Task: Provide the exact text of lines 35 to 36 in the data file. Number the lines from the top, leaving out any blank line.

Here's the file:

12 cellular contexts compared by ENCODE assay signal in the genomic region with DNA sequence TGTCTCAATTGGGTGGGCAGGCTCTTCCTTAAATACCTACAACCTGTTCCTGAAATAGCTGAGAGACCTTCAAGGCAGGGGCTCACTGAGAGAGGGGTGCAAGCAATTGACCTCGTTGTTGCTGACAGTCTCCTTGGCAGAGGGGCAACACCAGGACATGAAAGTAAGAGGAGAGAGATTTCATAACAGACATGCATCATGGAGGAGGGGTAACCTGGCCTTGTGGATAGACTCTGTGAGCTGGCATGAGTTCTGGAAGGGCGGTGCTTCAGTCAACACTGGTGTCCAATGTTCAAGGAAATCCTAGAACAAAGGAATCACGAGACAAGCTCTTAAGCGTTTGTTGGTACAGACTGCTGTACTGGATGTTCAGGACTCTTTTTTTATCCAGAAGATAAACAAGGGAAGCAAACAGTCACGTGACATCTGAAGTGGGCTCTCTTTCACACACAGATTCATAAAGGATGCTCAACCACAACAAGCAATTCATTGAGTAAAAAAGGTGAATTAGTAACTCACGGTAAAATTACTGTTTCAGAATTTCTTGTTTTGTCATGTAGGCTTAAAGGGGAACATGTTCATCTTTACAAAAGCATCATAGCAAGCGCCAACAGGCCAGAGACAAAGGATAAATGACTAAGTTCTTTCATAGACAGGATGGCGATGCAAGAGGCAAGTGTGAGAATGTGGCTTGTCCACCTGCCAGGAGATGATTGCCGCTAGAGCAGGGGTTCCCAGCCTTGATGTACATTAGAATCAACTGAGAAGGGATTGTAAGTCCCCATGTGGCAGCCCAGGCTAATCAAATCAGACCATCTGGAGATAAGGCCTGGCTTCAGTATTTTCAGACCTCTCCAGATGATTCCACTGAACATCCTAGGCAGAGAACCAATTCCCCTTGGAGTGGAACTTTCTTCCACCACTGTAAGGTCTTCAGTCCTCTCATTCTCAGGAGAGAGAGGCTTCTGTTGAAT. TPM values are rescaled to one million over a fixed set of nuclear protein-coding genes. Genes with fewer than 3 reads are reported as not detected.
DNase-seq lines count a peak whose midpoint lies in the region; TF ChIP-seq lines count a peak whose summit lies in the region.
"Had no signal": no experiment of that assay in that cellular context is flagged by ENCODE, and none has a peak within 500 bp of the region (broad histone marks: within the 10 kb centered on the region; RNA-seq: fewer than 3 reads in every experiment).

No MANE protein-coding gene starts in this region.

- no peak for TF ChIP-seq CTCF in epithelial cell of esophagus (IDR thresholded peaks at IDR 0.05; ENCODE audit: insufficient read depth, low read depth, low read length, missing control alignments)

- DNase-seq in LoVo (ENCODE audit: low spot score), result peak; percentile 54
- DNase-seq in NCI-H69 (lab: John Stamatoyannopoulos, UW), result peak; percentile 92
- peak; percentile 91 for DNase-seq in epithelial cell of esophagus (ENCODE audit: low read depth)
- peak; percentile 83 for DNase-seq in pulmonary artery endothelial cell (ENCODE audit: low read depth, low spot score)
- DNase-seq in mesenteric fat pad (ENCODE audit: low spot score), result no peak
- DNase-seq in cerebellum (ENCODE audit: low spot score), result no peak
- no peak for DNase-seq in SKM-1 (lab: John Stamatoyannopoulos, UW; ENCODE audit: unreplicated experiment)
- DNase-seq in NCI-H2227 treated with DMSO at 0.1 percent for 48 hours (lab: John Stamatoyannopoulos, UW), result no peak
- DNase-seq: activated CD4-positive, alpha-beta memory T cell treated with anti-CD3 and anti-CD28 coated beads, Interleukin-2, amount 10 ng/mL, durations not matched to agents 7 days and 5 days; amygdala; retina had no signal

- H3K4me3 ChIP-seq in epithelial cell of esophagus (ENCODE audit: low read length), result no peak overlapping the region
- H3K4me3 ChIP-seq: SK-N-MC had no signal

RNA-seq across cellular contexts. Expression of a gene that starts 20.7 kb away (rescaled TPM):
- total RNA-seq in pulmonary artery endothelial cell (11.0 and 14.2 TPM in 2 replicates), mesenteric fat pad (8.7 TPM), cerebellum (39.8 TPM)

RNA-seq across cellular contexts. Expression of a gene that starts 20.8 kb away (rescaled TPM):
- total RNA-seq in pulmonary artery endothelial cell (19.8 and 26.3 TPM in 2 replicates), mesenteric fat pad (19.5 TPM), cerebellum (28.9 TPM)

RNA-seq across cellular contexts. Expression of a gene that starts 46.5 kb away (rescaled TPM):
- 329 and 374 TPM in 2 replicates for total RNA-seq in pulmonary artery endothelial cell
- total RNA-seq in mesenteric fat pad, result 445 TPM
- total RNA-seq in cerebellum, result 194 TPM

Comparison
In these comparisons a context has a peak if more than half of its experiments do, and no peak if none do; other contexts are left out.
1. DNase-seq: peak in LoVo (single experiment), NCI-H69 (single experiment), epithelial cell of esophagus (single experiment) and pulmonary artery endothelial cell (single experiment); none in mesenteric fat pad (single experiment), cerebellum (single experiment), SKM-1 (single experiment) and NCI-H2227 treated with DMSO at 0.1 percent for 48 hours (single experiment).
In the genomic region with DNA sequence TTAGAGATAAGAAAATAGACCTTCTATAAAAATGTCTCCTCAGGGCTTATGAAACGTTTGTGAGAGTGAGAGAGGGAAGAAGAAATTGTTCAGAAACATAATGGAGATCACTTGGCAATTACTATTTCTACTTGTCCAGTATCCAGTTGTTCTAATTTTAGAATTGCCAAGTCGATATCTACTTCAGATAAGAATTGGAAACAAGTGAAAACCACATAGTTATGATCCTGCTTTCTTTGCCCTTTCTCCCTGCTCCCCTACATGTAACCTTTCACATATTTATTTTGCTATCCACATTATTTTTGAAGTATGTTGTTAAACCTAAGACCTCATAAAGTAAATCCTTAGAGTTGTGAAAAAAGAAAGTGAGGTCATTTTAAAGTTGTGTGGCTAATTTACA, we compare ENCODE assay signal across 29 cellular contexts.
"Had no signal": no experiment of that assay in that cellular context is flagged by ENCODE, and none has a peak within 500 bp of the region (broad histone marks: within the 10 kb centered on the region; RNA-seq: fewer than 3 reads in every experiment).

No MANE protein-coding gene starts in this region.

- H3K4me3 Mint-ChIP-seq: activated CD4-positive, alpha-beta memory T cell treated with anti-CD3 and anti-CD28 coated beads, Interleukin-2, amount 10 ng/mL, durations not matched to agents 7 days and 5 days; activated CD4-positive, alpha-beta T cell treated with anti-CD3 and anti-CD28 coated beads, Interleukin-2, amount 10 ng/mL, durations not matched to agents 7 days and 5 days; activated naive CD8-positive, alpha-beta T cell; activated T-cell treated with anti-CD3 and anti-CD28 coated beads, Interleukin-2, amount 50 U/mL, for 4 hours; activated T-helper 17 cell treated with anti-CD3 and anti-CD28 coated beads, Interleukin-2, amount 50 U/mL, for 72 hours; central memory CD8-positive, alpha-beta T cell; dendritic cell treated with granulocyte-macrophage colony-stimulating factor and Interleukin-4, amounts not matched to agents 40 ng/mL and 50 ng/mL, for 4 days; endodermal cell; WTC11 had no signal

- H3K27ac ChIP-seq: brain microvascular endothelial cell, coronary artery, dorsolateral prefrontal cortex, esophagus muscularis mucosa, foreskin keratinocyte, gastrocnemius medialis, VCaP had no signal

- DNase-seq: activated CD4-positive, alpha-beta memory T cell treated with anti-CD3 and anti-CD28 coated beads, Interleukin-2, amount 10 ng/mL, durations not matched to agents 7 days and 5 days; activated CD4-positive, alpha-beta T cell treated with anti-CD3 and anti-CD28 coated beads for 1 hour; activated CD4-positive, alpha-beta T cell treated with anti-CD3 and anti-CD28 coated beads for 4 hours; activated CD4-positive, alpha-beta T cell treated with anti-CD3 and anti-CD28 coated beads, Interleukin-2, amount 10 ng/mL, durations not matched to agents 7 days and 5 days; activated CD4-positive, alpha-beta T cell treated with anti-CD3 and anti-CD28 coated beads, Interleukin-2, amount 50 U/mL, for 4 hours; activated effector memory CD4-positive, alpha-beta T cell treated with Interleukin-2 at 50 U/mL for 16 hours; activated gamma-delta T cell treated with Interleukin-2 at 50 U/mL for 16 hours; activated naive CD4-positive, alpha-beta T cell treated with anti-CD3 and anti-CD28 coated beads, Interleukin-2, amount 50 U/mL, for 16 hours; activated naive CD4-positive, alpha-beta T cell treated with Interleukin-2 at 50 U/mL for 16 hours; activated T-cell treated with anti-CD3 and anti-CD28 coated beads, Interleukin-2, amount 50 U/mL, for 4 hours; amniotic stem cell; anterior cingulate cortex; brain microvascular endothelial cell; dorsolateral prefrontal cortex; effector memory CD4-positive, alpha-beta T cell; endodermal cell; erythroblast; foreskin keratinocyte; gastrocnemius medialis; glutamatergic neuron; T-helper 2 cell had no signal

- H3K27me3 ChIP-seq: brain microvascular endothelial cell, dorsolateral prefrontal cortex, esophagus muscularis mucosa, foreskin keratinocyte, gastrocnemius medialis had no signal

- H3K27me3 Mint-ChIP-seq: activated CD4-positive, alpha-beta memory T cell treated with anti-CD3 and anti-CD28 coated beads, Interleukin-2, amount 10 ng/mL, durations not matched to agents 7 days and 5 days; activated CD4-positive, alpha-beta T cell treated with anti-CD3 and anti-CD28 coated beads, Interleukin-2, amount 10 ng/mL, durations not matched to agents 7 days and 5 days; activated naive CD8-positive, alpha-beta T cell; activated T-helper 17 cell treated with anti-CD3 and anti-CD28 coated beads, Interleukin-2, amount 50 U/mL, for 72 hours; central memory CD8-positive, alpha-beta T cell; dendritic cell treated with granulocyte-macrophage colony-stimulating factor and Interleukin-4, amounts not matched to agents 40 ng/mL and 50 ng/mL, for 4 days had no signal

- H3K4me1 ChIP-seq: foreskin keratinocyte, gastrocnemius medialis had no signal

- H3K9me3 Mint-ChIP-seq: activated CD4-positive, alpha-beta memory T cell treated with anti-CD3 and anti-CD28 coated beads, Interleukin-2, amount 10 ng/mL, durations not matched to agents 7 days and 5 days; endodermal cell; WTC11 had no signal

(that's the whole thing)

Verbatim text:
- H3K27me3 Mint-ChIP-seq: activated CD4-positive, alpha-beta memory T cell treated with anti-CD3 and anti-CD28 coated beads, Interleukin-2, amount 10 ng/mL, durations not matched to agents 7 days and 5 days; activated CD4-positive, alpha-beta T cell treated with anti-CD3 and anti-CD28 coated beads, Interleukin-2, amount 10 ng/mL, durations not matched to agents 7 days and 5 days; activated naive CD8-positive, alpha-beta T cell; activated T-helper 17 cell treated with anti-CD3 and anti-CD28 coated beads, Interleukin-2, amount 50 U/mL, for 72 hours; central memory CD8-positive, alpha-beta T cell; dendritic cell treated with granulocyte-macrophage colony-stimulating factor and Interleukin-4, amounts not matched to agents 40 ng/mL and 50 ng/mL, for 4 days had no signal

- H3K4me1 ChIP-seq: foreskin keratinocyte, gastrocnemius medialis had no signal